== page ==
The Obama administration's Energy Secretary Steven Chu -- himself a scientist -- warns that California may face a state of permanent drought by 2050, with the state no longer able to sustain agriculture and city life as we know it.  This warning is reinforced by the U.S. Geological Survey and the journal Science.  As Science reported in 2007, "the levels of aridity of the recent multiyear drought or the Dust Bowl and the 1950s droughts will become the new climatology of the American Southwest within a time frame of years to decades" if modern computer models and predictions are correct.  California's Department of Water Resources estimated in a 2009 survey that the state's mountains were able to carry just 61 percent of the water volume of previous years.  The Sierra Mountains -- which provide two thirds of the state's fresh water -- are predicted to retain 25 to 40 percent less snow by 2050 in light of growing atmospheric CO2 concentrations and increasing global temperatures.  The effects of global warming -- then -- will not be limited to poor second and third world countries, but will also be felt in the first world, and in our lifetime.

Progressives need to join together and engage in a battle to convince their friends, acquaintances, and family that simply paying attention to the mass media is no longer enough if one wants to be informed about vital issues.  Increased consumption of corporate media exclusively -- as I document on many issues -- not only fails to educate the public on public policy matters but often actively increases ignorance.  This is something that should enrage everyone on the left -- and the American public more generally.  We desperately need to find ways to expand the progressive, non-corporate press in this country.  It's time to stop simply highlighting the problem but to become part of the solution.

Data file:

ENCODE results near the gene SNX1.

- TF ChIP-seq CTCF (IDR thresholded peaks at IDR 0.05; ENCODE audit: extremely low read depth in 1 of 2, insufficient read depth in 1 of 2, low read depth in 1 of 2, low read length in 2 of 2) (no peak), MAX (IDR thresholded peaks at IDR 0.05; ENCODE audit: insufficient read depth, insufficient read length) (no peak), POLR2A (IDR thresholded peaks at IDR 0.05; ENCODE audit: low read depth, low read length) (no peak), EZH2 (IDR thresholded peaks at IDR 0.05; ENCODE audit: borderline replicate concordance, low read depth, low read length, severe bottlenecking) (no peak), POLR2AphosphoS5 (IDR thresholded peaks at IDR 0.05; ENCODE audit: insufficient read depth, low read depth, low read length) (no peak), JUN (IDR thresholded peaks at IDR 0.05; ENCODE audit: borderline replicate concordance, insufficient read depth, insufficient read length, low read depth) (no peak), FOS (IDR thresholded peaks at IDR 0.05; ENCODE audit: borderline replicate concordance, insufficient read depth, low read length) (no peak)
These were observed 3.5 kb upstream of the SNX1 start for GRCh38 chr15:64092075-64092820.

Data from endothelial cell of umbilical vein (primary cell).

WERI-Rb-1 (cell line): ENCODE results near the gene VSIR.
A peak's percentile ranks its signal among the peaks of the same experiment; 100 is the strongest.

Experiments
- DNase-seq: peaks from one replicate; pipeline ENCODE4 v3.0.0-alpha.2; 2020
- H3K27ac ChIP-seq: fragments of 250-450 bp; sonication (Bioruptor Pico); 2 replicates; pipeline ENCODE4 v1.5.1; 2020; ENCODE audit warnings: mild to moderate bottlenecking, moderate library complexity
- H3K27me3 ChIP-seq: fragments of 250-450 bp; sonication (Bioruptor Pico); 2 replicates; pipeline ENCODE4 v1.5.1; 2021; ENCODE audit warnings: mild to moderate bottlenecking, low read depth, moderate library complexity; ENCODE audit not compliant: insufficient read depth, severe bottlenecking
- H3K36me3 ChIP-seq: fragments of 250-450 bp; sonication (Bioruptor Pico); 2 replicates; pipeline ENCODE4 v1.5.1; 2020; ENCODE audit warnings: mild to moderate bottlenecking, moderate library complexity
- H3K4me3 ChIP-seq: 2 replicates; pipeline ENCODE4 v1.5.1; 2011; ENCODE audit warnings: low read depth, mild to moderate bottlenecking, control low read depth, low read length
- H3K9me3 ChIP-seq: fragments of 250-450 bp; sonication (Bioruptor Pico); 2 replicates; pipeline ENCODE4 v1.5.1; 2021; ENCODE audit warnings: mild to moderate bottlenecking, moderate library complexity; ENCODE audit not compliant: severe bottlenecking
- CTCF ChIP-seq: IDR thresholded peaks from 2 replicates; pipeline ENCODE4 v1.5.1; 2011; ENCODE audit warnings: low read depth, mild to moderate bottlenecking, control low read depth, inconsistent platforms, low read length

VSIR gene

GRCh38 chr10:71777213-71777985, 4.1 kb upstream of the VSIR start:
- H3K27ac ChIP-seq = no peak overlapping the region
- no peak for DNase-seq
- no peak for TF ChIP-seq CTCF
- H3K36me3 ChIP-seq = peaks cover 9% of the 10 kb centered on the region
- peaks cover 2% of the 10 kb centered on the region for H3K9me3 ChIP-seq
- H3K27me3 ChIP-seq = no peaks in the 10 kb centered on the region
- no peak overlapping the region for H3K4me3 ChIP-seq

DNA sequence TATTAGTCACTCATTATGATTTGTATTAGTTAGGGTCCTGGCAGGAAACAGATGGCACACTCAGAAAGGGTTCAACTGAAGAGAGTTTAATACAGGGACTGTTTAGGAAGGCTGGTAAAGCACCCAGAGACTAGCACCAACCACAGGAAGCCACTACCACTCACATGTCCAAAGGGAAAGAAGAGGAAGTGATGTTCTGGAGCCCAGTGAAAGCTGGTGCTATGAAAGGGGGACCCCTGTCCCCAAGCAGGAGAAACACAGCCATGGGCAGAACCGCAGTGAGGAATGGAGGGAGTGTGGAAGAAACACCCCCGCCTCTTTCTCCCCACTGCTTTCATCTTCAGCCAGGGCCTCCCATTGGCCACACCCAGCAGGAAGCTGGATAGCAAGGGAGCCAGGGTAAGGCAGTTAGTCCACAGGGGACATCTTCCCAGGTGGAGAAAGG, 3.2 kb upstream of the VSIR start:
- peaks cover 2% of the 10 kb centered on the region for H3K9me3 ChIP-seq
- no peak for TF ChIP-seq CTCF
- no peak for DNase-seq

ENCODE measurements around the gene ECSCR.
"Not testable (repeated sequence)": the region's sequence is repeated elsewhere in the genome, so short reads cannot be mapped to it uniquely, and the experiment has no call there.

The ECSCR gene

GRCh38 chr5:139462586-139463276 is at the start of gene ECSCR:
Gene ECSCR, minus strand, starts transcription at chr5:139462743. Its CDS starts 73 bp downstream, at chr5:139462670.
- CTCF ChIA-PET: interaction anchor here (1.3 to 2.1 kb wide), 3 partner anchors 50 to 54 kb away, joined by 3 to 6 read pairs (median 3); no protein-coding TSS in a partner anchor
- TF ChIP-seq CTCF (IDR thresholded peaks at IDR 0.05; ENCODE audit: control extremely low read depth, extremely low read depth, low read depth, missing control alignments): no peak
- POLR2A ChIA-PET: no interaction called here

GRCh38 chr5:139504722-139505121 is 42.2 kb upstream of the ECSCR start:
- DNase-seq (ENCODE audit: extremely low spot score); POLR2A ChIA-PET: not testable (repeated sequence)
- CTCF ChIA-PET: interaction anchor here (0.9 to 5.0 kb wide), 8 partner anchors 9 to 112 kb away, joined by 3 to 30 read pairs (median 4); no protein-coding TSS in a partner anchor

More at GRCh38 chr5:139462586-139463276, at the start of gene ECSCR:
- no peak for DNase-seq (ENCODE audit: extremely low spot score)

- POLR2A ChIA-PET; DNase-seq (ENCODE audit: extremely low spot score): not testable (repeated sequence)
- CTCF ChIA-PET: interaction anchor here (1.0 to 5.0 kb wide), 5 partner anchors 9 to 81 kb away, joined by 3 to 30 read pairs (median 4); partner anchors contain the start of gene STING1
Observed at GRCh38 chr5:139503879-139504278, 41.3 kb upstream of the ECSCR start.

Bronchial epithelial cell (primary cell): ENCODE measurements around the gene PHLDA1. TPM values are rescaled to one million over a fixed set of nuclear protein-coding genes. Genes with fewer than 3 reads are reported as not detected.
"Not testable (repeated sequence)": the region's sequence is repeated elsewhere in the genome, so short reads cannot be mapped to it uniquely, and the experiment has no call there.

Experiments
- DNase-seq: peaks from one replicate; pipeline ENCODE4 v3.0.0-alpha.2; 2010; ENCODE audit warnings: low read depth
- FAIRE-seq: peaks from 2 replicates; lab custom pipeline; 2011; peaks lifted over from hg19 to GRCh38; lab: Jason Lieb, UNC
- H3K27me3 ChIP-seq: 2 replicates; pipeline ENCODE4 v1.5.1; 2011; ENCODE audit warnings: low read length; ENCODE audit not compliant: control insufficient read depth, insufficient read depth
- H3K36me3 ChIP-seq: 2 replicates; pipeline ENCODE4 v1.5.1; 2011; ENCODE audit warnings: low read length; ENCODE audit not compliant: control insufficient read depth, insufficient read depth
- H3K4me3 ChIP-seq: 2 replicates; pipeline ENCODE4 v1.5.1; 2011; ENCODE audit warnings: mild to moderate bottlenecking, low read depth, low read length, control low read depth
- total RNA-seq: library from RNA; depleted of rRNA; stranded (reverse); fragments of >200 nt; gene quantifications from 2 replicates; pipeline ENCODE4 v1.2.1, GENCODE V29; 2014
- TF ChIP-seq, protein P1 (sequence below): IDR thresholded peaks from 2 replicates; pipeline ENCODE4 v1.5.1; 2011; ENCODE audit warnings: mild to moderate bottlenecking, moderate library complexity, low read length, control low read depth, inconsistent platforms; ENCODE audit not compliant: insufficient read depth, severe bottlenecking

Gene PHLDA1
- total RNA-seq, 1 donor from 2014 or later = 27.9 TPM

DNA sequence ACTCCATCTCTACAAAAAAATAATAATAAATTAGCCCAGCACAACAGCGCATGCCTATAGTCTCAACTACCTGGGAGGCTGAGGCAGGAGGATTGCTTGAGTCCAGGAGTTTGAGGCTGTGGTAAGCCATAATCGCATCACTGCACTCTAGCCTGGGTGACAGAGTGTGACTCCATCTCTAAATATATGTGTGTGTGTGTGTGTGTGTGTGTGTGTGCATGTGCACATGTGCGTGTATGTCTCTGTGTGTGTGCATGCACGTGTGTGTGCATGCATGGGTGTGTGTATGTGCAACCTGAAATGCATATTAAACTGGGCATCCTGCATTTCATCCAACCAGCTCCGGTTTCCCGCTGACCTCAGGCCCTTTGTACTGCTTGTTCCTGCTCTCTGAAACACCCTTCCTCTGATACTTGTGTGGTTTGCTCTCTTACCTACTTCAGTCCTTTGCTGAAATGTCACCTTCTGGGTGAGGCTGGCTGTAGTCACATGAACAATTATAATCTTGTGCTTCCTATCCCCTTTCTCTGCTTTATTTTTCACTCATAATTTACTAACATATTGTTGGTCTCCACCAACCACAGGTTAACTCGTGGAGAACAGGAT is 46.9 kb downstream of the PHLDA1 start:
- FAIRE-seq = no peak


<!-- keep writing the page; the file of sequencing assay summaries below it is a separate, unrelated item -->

Anthony DiMaggio is the author of the newly released When Media Goes to War (Monthly Review Press, 2010) and Mass Media, Mass Propaganda (2008).  He teaches U.S. and Global Politics at Illinois State University, and can be reached at: <adimagg@ilstu.edu>.